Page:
What is an Environmental Engineer?

An environmental engineer uses the principles of engineering, soil science, biology, and chemistry to develop solutions to environmental problems.

They are involved in efforts to improve recycling, waste disposal, public health, and control of water and air pollution.

What does an Environmental Engineer do?

Environmental engineers conduct hazardous-waste management studies, in which they evaluate the significance of the hazard and advise on treating and containing it. They collaborate with environmental scientists, planners, hazardous waste technicians, engineers, and other specialists, such as experts in law and business, to address environmental problems and sustainability.

Three environmental engineers conducting a hazardous waste management study.

Environmental engineers study ways to minimize the effects of acid rain, global warming, automobile emissions, and ozone depletion. They also design municipal water supply and industrial wastewater treatment systems and research the environmental impact of proposed construction projects.

Environmental engineers typically do the following:

  • Prepare, review, and update environmental investigation reports
  • Design projects leading to environmental protection, such as water reclamation facilities, air pollution control systems, and operations that convert waste to energy
  • Obtain, update, and maintain plans, permits, and standard operating procedures
  • Provide technical support for environmental remediation projects and legal actions
  • Analyze scientific data and do quality-control checks
  • Monitor progress of environmental improvement programs
  • Inspect industrial and municipal facilities and programs to ensure compliance with environmental regulations
  • Advise corporations and government agencies about procedures for cleaning up contaminated sites

When designing facilities and processes for treating wastewater and other pollution, environmental engineers strive to solve several issues at once, from workers’ safety to environmental protection. They identify and anticipate problems to prevent losses for their employers, safeguard workers’ health, and mitigate environmental damage.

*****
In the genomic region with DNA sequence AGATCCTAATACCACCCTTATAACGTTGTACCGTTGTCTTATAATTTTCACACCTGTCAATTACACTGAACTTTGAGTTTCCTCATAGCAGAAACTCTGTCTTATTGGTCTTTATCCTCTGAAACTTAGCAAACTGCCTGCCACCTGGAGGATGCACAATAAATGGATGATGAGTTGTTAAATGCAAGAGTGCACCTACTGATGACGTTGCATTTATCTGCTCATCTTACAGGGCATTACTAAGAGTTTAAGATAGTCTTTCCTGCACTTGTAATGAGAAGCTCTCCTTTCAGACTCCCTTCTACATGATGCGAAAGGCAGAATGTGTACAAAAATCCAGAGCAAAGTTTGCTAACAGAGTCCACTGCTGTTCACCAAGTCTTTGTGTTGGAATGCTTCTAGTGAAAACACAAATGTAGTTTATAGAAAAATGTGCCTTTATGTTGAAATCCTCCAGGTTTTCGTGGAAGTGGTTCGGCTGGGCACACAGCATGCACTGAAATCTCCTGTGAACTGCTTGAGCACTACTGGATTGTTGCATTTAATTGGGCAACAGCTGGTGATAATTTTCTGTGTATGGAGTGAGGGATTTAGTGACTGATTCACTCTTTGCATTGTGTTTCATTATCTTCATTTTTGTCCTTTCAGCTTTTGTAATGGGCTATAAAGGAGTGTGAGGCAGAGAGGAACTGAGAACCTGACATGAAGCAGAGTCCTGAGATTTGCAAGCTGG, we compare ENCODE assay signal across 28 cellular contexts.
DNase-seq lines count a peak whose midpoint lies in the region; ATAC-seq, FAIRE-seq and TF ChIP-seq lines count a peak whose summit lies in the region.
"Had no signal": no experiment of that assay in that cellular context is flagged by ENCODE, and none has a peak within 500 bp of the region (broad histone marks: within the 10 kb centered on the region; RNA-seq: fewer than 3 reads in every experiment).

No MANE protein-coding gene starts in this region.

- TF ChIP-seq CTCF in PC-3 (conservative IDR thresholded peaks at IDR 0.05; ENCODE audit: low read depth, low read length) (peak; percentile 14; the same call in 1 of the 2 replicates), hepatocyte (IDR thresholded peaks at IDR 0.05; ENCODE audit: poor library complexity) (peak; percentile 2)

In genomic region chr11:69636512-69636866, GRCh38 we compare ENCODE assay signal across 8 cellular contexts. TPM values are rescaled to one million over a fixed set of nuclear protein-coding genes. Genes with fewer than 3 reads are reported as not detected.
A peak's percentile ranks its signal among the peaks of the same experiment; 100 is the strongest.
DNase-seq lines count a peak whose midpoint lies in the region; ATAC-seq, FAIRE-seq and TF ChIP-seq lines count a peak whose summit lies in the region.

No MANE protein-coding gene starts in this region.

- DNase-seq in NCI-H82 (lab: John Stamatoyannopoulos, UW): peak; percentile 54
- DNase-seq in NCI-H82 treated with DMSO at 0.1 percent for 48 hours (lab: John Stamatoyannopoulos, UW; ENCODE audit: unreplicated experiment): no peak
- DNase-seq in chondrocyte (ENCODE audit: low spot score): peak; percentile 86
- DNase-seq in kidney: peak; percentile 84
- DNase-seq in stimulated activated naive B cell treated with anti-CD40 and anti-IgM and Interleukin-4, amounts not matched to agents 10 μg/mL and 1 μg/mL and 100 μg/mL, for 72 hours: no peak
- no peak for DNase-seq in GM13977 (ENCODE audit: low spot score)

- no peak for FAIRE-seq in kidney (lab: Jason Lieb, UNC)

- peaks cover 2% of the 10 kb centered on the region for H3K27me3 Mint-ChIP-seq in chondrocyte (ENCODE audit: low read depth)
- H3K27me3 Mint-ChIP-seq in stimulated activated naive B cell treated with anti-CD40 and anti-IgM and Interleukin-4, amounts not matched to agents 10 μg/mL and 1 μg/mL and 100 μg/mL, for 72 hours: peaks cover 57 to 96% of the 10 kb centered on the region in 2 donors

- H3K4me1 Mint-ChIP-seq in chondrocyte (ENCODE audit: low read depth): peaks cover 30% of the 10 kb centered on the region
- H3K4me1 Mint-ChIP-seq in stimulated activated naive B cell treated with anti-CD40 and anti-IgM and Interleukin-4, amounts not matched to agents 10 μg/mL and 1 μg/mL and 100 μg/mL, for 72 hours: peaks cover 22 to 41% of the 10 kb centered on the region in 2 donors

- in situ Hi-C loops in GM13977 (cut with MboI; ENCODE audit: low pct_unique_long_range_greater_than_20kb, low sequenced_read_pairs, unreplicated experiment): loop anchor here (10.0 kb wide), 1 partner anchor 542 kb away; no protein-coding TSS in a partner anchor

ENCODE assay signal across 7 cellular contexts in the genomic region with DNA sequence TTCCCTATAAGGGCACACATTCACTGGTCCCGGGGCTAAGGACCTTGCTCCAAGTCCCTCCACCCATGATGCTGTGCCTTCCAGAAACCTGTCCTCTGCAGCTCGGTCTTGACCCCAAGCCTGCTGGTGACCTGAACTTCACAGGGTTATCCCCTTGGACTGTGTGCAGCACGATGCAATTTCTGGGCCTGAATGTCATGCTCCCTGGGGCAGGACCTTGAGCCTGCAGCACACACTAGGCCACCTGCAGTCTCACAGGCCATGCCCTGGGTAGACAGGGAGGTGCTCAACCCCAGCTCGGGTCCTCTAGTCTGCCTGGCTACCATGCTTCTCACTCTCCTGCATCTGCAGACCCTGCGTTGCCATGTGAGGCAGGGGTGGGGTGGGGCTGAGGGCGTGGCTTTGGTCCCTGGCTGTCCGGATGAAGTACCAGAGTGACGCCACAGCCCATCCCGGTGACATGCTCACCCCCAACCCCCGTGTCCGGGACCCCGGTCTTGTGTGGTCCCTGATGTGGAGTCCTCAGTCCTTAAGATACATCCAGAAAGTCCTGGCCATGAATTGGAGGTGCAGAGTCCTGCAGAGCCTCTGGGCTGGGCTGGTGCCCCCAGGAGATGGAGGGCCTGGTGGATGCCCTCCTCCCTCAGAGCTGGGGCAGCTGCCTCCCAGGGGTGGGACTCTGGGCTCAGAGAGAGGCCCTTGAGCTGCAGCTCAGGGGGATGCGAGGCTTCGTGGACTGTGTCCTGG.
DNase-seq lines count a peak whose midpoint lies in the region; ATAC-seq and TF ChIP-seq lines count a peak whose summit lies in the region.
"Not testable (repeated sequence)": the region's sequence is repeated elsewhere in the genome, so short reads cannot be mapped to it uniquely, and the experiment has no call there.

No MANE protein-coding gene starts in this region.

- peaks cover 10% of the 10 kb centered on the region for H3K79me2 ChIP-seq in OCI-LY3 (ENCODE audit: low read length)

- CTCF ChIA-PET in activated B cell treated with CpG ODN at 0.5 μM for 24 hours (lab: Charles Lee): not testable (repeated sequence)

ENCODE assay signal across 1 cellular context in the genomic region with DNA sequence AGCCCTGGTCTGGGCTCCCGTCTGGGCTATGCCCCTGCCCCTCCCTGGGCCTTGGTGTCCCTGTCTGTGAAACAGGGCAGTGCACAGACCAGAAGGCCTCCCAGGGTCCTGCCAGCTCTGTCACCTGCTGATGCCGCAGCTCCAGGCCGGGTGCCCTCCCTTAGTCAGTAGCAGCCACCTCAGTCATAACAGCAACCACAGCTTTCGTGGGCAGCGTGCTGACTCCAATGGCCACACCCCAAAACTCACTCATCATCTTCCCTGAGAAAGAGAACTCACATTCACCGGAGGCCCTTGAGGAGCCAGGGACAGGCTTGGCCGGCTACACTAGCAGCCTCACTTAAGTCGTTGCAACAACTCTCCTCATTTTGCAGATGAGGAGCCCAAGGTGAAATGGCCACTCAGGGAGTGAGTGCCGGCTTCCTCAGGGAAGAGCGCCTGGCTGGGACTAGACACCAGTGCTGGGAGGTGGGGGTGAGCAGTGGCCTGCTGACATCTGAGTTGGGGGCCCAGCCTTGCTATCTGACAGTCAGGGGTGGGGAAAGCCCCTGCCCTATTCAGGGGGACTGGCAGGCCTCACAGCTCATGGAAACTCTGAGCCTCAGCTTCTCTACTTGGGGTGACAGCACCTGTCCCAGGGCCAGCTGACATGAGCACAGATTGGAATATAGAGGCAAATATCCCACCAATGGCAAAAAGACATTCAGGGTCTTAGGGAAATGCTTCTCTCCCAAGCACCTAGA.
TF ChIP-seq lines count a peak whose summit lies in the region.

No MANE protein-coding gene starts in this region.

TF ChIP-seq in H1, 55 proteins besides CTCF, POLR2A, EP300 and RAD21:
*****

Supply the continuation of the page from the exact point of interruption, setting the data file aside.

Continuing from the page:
Environmental engineers often work with business people, lawyers, and other professionals outside of their field, and are required to read and understand documents that are sometimes not within their scope of training. Often, their designs are only a part of a larger project. Therefore, they need to foresee how the proposed designs will interact with other components in the process, including the workers, machinery, equipment, or the environment.

Are you suited to be an environmental engineer?

Environmental engineers have distinct personalities. They tend to be investigative individuals, which means they’re intellectual, introspective, and inquisitive. They are curious, methodical, rational, analytical, and logical. Some of them are also conventional, meaning they’re conscientious and conservative.

Does this sound like you? Take our free career test to find out if environmental engineer is one of your top career matches.

Take the free test now Learn more about the career test

What is the workplace of an Environmental Engineer like?

Environmental engineers can be found working in a variety of settings, depending on what project they are working on and who they are interacting with.

When working with other engineers and urban and regional planners, environmental engineers are likely to be working in an office setting. Construction projects are likely to be at construction sites. When working with hazardous waste technicians and environmental scientists, work will be at specific sites outdoors.

Once in awhile travel may be a requirement, as environmental engineers are sometimes asked to present information and answer questions at various seminars throughout the country.

Environmental Engineers are also known as:
Environmental Engineer and Scientist Civil and Environmental Engineer Board Certified Environmental Engineer